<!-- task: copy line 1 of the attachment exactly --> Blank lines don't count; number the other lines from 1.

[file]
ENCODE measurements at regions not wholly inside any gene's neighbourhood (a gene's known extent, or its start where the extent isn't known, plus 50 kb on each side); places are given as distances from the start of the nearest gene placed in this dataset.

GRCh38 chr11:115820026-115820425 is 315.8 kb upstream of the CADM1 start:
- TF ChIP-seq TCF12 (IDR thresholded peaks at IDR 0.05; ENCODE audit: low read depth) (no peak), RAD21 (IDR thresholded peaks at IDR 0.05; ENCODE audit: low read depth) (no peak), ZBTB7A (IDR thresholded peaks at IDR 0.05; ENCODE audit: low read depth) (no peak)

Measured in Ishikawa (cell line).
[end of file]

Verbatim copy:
ENCODE measurements at regions not wholly inside any gene's neighbourhood (a gene's known extent, or its start where the extent isn't known, plus 50 kb on each side); places are given as distances from the start of the nearest gene placed in this dataset.